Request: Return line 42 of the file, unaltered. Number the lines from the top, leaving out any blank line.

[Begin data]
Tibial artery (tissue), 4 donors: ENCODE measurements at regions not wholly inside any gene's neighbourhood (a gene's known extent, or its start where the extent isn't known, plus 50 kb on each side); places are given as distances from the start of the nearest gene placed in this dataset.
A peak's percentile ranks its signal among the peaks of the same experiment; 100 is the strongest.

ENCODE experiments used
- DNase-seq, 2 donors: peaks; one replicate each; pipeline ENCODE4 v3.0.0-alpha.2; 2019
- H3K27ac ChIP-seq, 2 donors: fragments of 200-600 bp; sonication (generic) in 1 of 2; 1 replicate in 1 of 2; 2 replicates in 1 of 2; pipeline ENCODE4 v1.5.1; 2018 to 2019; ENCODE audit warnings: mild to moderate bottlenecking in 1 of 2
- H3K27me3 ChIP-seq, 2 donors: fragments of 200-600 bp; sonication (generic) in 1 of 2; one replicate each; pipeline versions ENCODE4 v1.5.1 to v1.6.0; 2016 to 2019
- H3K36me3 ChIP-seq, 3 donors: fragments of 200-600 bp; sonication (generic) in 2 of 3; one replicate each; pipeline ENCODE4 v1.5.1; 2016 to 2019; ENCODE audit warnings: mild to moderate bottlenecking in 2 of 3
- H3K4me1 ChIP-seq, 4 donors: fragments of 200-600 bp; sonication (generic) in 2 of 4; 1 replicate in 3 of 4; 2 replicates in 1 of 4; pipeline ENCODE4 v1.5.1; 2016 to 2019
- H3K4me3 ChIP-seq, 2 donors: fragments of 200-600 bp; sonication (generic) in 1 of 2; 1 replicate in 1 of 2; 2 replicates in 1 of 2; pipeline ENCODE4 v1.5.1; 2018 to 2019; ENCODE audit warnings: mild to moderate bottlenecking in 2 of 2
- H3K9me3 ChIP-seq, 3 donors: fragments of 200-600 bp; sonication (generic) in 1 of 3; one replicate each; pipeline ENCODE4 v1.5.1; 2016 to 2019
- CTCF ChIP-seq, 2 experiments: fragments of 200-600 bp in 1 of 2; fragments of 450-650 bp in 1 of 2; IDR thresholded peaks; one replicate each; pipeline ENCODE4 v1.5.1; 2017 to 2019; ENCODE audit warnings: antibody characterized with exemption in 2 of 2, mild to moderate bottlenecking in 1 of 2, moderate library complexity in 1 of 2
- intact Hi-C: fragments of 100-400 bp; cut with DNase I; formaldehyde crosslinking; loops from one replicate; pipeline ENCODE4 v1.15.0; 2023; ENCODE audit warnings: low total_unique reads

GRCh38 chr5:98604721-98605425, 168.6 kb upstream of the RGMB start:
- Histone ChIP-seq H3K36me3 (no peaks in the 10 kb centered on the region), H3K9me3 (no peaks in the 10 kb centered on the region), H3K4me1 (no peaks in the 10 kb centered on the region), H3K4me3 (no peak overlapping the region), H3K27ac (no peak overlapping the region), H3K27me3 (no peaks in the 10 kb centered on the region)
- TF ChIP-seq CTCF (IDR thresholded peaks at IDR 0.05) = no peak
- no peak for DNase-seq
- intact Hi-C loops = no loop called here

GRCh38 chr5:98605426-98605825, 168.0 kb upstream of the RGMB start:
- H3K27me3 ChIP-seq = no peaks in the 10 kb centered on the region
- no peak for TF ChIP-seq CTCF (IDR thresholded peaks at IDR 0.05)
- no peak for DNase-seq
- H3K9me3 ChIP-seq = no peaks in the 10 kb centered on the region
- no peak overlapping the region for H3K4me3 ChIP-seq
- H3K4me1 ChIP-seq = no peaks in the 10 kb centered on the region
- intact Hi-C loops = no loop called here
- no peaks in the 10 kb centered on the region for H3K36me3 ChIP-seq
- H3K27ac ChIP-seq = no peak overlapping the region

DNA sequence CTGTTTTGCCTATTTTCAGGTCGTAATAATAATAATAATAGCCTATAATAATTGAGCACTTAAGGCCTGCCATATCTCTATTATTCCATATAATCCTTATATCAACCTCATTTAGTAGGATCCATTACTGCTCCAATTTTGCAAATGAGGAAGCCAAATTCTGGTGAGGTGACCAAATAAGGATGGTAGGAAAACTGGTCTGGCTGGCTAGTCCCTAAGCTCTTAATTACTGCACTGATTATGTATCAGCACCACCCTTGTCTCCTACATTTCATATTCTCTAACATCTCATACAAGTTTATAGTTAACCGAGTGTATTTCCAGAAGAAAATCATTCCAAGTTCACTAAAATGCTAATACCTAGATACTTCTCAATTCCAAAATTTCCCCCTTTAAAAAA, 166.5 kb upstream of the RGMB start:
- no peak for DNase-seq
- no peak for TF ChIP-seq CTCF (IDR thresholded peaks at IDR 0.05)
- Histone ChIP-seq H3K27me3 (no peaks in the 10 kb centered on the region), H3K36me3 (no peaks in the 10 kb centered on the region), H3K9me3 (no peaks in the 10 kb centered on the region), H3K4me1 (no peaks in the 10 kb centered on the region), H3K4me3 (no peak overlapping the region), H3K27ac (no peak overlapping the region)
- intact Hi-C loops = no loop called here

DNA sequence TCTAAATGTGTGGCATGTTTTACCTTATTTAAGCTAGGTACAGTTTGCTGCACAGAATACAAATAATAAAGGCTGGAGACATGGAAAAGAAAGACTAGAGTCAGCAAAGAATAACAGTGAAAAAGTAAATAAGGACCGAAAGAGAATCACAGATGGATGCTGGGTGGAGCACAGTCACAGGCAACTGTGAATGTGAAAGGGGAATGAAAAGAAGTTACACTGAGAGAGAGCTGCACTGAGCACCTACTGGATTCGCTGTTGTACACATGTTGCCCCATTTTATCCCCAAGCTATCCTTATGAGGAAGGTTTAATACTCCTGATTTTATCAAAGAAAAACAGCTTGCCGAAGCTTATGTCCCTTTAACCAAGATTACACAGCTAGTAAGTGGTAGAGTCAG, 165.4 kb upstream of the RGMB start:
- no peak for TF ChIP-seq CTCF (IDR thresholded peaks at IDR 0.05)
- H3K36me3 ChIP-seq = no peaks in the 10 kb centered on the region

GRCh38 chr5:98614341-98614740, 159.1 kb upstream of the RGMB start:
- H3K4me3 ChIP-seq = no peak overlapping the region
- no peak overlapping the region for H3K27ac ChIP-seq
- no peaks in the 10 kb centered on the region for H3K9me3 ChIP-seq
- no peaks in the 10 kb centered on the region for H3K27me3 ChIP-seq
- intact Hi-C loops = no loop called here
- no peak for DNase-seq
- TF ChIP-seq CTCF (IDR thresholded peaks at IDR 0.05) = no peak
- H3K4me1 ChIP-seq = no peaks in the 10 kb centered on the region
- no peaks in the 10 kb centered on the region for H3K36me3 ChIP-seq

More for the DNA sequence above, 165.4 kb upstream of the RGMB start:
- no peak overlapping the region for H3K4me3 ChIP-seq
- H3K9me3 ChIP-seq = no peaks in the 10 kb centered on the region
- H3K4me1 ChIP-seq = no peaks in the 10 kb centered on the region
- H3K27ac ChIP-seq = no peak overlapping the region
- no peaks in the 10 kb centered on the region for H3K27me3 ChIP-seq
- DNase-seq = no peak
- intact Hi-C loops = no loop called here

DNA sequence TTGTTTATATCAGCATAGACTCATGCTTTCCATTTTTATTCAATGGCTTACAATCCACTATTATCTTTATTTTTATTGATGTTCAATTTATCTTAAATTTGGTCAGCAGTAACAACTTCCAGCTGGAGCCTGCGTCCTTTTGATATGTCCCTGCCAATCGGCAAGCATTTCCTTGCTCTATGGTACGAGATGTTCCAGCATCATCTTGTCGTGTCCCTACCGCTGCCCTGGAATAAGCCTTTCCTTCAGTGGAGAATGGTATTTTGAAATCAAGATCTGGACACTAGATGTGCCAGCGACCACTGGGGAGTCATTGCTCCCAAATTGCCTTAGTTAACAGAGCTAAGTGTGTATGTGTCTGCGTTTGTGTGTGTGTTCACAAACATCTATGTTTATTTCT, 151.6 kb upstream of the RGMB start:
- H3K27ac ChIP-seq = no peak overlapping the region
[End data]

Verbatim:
- no peak for DNase-seq